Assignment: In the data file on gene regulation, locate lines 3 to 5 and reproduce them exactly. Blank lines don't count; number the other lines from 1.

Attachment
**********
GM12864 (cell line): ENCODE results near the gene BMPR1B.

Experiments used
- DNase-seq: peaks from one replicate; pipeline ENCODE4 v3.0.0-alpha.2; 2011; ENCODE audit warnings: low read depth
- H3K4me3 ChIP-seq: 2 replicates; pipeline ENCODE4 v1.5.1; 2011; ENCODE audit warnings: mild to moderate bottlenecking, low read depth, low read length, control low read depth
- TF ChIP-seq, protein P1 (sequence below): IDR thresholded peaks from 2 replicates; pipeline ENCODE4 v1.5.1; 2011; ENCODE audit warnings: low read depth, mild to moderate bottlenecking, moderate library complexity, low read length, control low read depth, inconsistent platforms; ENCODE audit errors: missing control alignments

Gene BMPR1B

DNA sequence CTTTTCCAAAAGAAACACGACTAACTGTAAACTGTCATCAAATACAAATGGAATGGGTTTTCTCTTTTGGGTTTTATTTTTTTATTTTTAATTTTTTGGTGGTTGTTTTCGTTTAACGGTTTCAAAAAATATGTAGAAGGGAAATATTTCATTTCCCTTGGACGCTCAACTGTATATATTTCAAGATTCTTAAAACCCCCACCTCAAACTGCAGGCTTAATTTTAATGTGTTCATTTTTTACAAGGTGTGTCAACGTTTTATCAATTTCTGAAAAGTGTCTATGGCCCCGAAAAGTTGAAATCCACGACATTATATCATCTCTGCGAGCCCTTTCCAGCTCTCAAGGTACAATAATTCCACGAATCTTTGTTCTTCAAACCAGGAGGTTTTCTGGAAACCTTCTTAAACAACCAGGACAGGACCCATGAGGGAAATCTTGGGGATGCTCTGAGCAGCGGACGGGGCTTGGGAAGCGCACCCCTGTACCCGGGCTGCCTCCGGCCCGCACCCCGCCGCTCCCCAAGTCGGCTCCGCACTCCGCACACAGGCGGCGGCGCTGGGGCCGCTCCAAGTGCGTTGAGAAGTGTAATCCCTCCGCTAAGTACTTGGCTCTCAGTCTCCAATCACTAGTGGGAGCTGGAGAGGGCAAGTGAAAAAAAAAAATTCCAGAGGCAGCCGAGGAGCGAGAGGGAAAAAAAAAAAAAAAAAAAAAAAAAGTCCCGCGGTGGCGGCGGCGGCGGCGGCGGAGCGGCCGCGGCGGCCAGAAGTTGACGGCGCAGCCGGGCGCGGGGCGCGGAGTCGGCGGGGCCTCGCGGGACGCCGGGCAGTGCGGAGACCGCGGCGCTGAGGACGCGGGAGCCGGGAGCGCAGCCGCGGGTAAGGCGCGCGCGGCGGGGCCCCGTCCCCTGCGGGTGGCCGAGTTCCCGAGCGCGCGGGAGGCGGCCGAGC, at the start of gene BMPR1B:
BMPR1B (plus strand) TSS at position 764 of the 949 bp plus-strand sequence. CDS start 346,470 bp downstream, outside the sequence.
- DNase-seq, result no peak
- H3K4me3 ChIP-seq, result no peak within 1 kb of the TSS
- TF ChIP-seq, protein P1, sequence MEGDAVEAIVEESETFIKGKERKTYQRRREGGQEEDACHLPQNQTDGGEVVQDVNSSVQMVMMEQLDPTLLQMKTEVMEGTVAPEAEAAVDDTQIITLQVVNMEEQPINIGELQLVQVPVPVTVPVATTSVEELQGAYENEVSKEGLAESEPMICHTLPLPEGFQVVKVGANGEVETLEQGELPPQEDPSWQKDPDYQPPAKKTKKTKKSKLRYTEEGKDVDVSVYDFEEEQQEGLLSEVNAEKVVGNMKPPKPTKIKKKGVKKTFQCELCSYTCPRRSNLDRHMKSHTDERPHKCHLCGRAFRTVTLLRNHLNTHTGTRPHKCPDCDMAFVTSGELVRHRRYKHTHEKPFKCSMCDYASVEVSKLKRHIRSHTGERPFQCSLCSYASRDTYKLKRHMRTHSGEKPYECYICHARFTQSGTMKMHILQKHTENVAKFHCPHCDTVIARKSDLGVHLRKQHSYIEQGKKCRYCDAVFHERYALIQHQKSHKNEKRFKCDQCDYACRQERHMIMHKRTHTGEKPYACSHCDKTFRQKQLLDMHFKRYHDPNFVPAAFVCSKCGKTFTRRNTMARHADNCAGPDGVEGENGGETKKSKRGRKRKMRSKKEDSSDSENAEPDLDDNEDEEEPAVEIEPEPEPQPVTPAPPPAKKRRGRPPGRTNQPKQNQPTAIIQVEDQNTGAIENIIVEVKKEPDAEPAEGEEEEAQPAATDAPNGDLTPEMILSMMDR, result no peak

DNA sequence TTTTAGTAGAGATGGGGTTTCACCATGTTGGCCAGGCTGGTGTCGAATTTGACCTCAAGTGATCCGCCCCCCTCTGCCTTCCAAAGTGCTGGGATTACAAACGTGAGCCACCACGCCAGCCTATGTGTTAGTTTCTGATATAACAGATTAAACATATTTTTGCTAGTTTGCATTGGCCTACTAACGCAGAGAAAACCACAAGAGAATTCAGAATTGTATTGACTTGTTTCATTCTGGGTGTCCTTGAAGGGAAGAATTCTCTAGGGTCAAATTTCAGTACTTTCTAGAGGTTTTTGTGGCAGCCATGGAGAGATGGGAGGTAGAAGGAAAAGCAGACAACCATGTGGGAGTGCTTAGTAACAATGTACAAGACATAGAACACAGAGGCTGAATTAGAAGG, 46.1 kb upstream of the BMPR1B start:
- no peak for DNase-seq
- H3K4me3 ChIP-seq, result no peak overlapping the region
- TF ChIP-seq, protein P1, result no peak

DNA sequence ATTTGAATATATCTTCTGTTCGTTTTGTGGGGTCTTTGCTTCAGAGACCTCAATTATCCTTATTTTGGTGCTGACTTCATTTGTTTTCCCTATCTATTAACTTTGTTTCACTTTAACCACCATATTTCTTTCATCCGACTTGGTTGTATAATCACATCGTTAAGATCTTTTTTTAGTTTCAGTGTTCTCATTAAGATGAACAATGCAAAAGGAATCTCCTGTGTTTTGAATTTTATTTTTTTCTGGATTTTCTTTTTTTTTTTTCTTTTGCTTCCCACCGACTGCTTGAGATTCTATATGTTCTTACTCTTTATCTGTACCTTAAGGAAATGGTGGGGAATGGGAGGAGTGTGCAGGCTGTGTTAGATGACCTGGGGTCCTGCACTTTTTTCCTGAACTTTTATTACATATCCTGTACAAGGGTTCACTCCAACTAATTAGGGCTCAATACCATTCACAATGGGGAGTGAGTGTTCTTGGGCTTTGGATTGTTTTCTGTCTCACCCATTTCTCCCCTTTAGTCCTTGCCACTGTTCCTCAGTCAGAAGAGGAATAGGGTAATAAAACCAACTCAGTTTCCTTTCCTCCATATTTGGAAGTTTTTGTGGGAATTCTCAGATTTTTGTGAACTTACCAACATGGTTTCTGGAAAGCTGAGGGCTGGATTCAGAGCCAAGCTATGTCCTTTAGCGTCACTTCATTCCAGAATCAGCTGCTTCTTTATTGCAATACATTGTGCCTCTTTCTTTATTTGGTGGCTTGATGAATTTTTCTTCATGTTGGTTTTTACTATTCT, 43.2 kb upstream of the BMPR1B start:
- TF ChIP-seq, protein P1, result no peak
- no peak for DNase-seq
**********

- DNase-seq: peaks from one replicate; pipeline ENCODE4 v3.0.0-alpha.2; 2011; ENCODE audit warnings: low read depth
- H3K4me3 ChIP-seq: 2 replicates; pipeline ENCODE4 v1.5.1; 2011; ENCODE audit warnings: mild to moderate bottlenecking, low read depth, low read length, control low read depth
- TF ChIP-seq, protein P1 (sequence below): IDR thresholded peaks from 2 replicates; pipeline ENCODE4 v1.5.1; 2011; ENCODE audit warnings: low read depth, mild to moderate bottlenecking, moderate library complexity, low read length, control low read depth, inconsistent platforms; ENCODE audit errors: missing control alignments